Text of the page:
Florida parents may be able to gift parts of their estate to their children while they are still alive, but they should try to do so in a way that avoids paying additional taxes or creates other complications. For example, it is better to give assets that have not appreciated much as gifts because the child will not pay as much in future capital gains taxes when it is sold. Highly appreciated assets are best bequeathed after a person's death, as the basis is stepped up to the fair market value as of the date of death.
Parents might want to help their children out in buying a home by being on the mortgage, but this can mean the parents end up paying the mortgage themselves. It could also affect the parents' gift tax exemptions. Parents who do cosign on mortgages should set up clear expectations and boundaries with their children. Similarly, while setting up joint bank accounts might seem like the easiest way to ensure a child receives the money in the accounts, this can leave the assets vulnerable to a will challenge or creditors. Making the child a beneficiary of the account may be a better solution.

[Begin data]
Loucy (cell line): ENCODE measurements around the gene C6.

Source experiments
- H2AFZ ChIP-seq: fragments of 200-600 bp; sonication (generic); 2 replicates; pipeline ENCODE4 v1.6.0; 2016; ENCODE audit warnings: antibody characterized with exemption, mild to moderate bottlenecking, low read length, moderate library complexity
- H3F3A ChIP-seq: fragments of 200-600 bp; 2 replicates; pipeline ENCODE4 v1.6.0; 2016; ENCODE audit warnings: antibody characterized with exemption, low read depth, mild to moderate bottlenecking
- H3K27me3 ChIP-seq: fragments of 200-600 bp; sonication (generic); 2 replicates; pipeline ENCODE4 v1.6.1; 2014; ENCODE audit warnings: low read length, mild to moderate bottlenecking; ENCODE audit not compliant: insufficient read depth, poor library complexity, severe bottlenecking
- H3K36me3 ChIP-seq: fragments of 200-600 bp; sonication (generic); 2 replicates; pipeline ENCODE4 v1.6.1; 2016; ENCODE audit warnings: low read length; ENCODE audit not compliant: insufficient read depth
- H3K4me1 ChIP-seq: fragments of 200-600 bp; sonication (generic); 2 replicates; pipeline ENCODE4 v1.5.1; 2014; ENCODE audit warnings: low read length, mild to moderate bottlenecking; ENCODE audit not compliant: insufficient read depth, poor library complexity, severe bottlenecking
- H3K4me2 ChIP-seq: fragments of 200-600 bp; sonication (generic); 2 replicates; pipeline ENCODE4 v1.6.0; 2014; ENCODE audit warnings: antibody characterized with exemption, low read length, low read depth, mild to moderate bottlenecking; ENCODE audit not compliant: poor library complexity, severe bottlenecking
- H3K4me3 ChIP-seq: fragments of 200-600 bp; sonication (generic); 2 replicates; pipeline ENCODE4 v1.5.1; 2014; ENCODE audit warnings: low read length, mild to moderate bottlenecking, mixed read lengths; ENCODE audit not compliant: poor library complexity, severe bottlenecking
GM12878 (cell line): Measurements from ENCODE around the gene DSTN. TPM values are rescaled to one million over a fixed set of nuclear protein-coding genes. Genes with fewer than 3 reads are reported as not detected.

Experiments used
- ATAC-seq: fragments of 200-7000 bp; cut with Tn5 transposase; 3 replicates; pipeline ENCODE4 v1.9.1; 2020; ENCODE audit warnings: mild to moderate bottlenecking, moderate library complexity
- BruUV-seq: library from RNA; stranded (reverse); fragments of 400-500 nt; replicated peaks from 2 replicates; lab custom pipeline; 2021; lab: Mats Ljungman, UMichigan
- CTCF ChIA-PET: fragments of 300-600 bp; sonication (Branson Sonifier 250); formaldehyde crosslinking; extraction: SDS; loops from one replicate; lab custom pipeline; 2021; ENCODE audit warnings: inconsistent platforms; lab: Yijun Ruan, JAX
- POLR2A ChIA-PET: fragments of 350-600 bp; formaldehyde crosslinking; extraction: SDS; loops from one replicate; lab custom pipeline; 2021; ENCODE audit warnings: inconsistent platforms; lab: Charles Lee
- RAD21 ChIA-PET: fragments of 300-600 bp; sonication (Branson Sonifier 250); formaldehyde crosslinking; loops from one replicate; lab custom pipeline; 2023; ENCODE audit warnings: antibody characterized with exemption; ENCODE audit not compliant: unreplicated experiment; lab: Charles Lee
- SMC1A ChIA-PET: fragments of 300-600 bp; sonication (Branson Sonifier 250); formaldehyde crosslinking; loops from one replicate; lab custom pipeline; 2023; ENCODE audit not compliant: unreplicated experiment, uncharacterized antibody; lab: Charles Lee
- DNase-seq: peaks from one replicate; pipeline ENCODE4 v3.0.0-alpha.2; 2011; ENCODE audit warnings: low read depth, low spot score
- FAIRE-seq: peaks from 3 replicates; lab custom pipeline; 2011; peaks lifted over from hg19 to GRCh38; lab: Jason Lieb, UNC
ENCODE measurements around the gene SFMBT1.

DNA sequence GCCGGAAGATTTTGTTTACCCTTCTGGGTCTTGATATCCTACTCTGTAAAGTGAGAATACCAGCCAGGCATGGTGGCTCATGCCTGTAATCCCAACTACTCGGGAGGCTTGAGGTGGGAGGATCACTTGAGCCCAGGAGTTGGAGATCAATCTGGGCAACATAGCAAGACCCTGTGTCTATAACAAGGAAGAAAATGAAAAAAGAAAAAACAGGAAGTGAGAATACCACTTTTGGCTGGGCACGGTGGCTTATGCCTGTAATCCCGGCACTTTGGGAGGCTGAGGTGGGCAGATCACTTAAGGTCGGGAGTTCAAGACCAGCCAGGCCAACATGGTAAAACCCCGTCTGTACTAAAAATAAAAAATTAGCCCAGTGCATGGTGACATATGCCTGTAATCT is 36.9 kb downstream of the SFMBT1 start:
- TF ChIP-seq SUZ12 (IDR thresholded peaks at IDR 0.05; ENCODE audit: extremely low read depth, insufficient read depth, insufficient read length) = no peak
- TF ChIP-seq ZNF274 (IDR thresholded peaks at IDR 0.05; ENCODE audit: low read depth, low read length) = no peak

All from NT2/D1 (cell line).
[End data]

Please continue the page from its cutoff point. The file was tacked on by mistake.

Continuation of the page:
A trust for minor children or children who are young adults allows a parent to specify how and when assets are distributed. Parents may also want to take steps to protect assets from a child's spouse if the marriage is not stable.
Estate planning may not be as simple as naming beneficiaries and the assets an individual wants those beneficiaries to receive. As these points demonstrate, there may be other considerations ranging from taxes to how safe the assets might be from the beneficiary themselves or from others. Individuals may also want to update their estate plans regularly with the assistance of an attorney to make sure that they are current with tax law and any changes in the individual's family or assets.